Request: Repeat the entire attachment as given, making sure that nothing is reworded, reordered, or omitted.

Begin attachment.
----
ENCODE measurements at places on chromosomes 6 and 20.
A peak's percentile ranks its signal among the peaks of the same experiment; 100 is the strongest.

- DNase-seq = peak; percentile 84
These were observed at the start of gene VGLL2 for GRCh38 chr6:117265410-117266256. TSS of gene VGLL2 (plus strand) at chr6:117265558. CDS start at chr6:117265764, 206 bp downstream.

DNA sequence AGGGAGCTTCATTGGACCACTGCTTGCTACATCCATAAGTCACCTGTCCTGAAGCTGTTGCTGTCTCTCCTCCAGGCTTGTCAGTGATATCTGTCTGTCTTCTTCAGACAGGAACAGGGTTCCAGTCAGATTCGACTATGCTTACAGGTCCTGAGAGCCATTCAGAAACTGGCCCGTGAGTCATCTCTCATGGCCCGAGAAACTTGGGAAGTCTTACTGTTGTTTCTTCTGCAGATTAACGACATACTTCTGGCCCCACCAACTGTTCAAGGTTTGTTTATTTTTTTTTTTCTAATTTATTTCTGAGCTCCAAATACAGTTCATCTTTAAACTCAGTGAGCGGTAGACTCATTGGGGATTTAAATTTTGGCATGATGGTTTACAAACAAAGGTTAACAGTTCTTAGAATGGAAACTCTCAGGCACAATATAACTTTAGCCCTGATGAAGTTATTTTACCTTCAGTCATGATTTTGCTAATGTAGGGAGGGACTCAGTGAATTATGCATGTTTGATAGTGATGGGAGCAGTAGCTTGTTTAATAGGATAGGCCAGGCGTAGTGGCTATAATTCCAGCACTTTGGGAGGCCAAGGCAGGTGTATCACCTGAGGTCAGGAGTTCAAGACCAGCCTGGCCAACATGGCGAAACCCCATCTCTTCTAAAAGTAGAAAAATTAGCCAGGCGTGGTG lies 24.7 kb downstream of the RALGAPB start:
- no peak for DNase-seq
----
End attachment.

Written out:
ENCODE measurements at places on chromosomes 6 and 20.
A peak's percentile ranks its signal among the peaks of the same experiment; 100 is the strongest.

- DNase-seq = peak; percentile 84
These were observed at the start of gene VGLL2 for GRCh38 chr6:117265410-117266256. TSS of gene VGLL2 (plus strand) at chr6:117265558. CDS start at chr6:117265764, 206 bp downstream.

DNA sequence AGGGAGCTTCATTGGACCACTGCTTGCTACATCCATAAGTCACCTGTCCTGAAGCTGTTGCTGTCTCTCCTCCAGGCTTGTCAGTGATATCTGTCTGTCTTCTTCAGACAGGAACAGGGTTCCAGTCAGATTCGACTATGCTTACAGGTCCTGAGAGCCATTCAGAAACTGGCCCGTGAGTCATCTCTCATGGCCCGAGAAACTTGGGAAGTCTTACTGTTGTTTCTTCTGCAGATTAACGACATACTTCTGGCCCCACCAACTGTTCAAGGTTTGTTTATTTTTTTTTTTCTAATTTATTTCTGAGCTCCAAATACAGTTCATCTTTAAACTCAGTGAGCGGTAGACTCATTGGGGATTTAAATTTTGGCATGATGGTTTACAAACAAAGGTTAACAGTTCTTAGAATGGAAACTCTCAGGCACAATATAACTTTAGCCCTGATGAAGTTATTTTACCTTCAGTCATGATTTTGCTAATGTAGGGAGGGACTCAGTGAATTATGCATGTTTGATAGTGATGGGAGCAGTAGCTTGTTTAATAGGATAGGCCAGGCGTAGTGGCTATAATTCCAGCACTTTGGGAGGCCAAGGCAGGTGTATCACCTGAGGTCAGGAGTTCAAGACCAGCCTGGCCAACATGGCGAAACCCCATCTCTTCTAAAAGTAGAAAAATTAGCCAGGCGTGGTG lies 24.7 kb downstream of the RALGAPB start:
- no peak for DNase-seq